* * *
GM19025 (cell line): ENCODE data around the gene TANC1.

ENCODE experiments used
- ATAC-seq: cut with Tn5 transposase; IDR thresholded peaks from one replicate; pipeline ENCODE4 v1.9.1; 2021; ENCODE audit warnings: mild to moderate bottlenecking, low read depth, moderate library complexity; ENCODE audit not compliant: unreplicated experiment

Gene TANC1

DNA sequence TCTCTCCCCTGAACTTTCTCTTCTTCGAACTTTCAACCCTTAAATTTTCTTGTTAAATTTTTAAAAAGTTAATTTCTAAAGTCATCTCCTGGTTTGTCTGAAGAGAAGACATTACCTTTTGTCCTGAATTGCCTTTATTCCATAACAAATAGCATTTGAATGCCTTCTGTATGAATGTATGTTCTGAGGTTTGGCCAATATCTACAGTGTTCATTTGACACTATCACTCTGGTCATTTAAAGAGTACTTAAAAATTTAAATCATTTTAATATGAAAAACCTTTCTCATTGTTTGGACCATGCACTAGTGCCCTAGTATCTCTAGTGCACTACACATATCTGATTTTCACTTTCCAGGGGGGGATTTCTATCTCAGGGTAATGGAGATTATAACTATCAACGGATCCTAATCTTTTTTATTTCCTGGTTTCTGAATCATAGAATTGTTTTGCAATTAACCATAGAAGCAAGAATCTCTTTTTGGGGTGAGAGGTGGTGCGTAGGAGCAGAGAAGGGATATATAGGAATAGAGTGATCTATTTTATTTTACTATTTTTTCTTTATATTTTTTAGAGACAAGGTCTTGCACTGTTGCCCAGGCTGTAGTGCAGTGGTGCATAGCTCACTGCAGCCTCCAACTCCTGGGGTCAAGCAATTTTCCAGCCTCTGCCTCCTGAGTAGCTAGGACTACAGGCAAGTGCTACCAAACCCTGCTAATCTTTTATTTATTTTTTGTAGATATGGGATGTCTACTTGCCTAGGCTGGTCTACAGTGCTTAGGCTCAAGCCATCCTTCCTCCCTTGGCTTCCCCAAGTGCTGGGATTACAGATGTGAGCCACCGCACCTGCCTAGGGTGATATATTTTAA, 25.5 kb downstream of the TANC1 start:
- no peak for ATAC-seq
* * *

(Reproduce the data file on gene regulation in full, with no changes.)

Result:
GM19025 (cell line): ENCODE data around the gene TANC1.

ENCODE experiments used
- ATAC-seq: cut with Tn5 transposase; IDR thresholded peaks from one replicate; pipeline ENCODE4 v1.9.1; 2021; ENCODE audit warnings: mild to moderate bottlenecking, low read depth, moderate library complexity; ENCODE audit not compliant: unreplicated experiment

Gene TANC1

DNA sequence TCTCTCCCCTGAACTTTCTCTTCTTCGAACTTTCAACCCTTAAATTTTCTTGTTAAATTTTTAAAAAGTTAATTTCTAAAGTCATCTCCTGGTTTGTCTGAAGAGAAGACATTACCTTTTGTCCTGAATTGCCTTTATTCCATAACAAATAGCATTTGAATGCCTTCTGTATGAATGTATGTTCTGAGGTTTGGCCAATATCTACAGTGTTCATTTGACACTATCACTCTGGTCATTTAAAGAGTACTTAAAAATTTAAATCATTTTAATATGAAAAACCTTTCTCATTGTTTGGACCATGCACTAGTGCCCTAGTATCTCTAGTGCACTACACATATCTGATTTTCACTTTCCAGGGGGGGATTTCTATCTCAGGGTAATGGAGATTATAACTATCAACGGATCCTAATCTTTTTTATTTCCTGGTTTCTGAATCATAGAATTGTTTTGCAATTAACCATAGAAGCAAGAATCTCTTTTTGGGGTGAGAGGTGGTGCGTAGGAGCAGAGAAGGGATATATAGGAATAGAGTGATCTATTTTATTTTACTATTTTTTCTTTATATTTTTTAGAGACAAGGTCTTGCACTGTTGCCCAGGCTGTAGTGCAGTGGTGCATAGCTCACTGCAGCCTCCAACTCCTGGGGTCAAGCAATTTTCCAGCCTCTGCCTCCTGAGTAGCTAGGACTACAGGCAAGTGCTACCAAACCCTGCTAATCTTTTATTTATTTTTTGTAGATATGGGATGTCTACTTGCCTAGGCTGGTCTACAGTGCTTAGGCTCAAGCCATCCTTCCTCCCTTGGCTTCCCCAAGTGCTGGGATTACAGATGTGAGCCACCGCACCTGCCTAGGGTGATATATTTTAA, 25.5 kb downstream of the TANC1 start:
- no peak for ATAC-seq